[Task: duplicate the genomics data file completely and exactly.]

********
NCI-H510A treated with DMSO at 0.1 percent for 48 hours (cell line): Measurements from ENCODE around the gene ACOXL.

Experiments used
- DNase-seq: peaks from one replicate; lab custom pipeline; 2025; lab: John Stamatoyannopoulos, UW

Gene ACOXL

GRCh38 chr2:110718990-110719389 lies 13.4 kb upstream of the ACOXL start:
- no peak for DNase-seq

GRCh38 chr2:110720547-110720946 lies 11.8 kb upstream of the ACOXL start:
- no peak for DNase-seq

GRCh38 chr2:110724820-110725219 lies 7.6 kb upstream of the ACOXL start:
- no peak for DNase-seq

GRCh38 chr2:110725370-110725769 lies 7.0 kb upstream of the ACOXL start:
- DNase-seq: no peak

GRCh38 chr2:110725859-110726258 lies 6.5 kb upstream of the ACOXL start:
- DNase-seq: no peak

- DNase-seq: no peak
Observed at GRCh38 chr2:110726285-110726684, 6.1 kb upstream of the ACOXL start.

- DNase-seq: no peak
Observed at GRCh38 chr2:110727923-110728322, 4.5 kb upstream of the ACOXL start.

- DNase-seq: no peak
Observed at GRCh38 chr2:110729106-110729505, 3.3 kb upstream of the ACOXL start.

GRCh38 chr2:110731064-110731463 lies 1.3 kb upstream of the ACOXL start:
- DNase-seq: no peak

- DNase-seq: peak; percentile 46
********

NCI-H510A treated with DMSO at 0.1 percent for 48 hours (cell line): Measurements from ENCODE around the gene ACOXL.

Experiments used
- DNase-seq: peaks from one replicate; lab custom pipeline; 2025; lab: John Stamatoyannopoulos, UW

Gene ACOXL

GRCh38 chr2:110718990-110719389 lies 13.4 kb upstream of the ACOXL start:
- no peak for DNase-seq

GRCh38 chr2:110720547-110720946 lies 11.8 kb upstream of the ACOXL start:
- no peak for DNase-seq

GRCh38 chr2:110724820-110725219 lies 7.6 kb upstream of the ACOXL start:
- no peak for DNase-seq

GRCh38 chr2:110725370-110725769 lies 7.0 kb upstream of the ACOXL start:
- DNase-seq: no peak

GRCh38 chr2:110725859-110726258 lies 6.5 kb upstream of the ACOXL start:
- DNase-seq: no peak

- DNase-seq: no peak
Observed at GRCh38 chr2:110726285-110726684, 6.1 kb upstream of the ACOXL start.

- DNase-seq: no peak
Observed at GRCh38 chr2:110727923-110728322, 4.5 kb upstream of the ACOXL start.

- DNase-seq: no peak
Observed at GRCh38 chr2:110729106-110729505, 3.3 kb upstream of the ACOXL start.

GRCh38 chr2:110731064-110731463 lies 1.3 kb upstream of the ACOXL start:
- DNase-seq: no peak

- DNase-seq: peak; percentile 46